Last updateTue, 24 Feb 2015 5pm

David Sawtell reviews recent guidance on the American Cyanamid test

Applications for interim injunctions are frequently made urgently, with limited opportunity for a careful consideration of the case law. If a respondent is given informal notice of an application, their legal team will likewise need to move rapidly. Practitioners, therefore, need to be alert to developments in the law ahead of the telephone call from their client.

Edward Bennett assesses the value of SIAM and multi-sourcing in 2016

In an economic climate where chief technology officers (CTOs) are increasingly required to deliver ever more for less, the service integration and management (SIAM) tower model was much-discussed in 2015. The SIAM tower model generates significant press and controversy, belying the fact that it is, in reality, a variant on a more familiar multi-sourcing model, evolved to recognise and provide for the reality that many businesses do not have the experience and capability to manage multiple suppliers.

Paul Smith examines the National Infrastructure Delivery Plan

On 23 March 2016 the government published a new National Infrastructure Delivery Plan (the NIDP) outlining the government’s infrastructure priorities for the next five years and beyond. Improving visibility for the investor community and the supply chain, the plan details the government’s infrastructure plans for £483bn worth of planned investment in all sectors across the UK, which for the first time also includes the delivery of social infrastructure. Around £300bn of the intended investment has been allocated to the delivery of infrastructure over the next five years.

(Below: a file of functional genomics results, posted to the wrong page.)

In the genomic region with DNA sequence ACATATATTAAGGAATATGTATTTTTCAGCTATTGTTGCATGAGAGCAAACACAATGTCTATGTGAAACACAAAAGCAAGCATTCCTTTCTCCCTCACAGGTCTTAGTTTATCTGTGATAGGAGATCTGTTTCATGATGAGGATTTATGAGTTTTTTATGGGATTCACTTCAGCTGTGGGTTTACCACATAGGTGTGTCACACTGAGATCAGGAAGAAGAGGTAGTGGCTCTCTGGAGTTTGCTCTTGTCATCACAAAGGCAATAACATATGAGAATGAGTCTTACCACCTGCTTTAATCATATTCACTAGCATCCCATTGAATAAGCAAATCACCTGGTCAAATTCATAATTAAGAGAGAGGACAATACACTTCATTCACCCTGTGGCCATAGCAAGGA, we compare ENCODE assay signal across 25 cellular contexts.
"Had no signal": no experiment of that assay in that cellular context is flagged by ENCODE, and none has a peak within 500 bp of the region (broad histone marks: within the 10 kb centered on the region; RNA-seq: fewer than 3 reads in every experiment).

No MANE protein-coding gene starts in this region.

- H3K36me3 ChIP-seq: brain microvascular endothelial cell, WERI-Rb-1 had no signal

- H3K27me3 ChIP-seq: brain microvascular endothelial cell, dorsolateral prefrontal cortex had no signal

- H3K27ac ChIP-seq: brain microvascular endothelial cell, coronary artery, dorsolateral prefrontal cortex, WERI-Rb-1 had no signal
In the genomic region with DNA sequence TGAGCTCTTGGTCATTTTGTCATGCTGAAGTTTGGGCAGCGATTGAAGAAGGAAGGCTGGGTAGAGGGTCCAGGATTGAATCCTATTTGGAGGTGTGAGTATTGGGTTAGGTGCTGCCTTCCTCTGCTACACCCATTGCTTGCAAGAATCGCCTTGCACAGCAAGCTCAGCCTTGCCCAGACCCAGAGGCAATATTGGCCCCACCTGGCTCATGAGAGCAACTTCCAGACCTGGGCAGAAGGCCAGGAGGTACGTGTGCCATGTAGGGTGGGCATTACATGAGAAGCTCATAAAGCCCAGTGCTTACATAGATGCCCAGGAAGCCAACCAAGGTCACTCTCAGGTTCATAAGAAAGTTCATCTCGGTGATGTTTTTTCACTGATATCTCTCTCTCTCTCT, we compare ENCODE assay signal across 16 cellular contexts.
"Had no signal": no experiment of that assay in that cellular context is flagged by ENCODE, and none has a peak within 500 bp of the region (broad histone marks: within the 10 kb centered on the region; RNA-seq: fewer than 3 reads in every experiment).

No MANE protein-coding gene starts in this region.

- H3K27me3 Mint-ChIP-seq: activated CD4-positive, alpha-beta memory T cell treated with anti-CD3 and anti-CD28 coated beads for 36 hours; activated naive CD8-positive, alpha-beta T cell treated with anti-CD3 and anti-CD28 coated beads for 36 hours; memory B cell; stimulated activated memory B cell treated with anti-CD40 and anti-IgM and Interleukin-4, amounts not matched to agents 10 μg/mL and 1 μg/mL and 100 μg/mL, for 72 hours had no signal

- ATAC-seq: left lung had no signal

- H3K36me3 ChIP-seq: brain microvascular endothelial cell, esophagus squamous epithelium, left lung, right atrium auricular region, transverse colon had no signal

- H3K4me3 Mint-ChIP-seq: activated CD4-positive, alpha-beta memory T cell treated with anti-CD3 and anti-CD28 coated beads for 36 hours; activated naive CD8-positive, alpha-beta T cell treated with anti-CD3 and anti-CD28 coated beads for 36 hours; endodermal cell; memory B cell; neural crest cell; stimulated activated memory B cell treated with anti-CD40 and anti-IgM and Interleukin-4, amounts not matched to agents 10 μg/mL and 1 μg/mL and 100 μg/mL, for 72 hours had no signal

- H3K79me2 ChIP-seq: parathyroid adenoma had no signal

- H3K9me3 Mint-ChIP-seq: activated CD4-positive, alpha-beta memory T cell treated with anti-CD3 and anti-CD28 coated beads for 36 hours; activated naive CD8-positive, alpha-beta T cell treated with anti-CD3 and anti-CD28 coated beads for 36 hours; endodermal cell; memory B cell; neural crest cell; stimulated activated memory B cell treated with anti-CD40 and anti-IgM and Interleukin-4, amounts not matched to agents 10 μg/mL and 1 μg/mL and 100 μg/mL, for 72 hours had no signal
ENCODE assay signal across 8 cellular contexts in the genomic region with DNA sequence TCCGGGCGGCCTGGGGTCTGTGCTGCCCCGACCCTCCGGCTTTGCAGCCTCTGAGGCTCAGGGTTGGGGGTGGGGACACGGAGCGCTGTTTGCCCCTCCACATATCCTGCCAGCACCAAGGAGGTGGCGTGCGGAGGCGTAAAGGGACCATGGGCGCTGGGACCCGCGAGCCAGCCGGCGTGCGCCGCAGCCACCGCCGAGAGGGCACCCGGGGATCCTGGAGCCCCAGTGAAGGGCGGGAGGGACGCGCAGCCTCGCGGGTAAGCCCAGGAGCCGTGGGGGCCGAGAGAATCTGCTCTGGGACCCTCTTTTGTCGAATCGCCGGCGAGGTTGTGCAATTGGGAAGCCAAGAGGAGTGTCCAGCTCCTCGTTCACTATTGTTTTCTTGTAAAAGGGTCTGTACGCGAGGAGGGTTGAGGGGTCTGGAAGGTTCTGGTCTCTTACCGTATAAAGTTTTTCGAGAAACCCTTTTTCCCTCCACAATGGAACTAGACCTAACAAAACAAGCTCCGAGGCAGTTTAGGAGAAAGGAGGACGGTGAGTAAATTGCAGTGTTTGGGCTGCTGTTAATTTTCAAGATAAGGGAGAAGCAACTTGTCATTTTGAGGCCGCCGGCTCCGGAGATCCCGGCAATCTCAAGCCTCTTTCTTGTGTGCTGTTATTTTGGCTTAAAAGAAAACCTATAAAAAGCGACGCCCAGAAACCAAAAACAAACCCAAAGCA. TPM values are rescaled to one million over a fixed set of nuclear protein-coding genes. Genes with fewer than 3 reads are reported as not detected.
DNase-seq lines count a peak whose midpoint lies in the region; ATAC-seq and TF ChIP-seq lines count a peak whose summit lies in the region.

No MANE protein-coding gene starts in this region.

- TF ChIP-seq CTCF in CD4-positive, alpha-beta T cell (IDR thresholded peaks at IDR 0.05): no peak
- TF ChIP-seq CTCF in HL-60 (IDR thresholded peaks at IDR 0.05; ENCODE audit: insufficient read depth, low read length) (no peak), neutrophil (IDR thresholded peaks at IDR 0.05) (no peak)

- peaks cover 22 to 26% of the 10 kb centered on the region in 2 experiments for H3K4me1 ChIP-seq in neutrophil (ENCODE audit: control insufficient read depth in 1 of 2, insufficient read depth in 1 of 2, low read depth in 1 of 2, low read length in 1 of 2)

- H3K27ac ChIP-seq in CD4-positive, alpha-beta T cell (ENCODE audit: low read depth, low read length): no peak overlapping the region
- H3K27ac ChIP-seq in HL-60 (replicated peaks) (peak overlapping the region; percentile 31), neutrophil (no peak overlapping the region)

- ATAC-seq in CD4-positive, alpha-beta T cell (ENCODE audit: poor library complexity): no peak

John Houlden and Adrian Martin consider the handling of TUPE in procurement documents

A bid team treads a delicate line when it seeks to present a confident and apparently certain solution to a purchaser’s needs if that solution will involve changes for employees. A bidder should therefore have regard to the potential employment law ramifications of what it says in its bid document.

John Bosworth summarises changes to permitted developments and a further blow to launderette users

From 6 April 2016, amendments are made to the Town and Country Planning (General Permitted Development) (England) Order 2015 (GPDO 2015). The Town and Country Planning (General Permitted Development) (England) (Amendment) Order 2016 (the Amending Order) introduces new permitted development (PD) rights and puts the office-to-residential right on a permanent footing.

Clare Auty and Doris Woo examine the application of penalty clauses in procurement contracts

The use of liquidated damages clauses and service credits, such as those found in many commercial contracts, including public service network supply agreements and managed service agreements, are subject to the penalty test established in Dunlop Pneumatic Tyre Co Ltd v New Garage & Motor Co [1914]. Provisions deemed by courts to be penalty clauses are unenforceable and bear the following characteristics:

Peter Kershaw pinpoints the arrival of a new era for major development opportunities

A key point I often find myself stressing in discussions with anybody considering investing time and money in developing land or property is that:

Matthew Collingwood-Cooper and Mike Trodden look at the operation of pay less notices in construction contracts

In Harding v Paice [2015], the Court of Appeal revisited the authorities dealing with the consequences of a failure by a paying party to issue a pay less notice in accordance with the Housing Grants, Construction and Regeneration Act 1996 (as amended) (Construction Act). The Court of Appeal’s judgment means that different rules apply depending on whether a payment application is for an interim or a final account.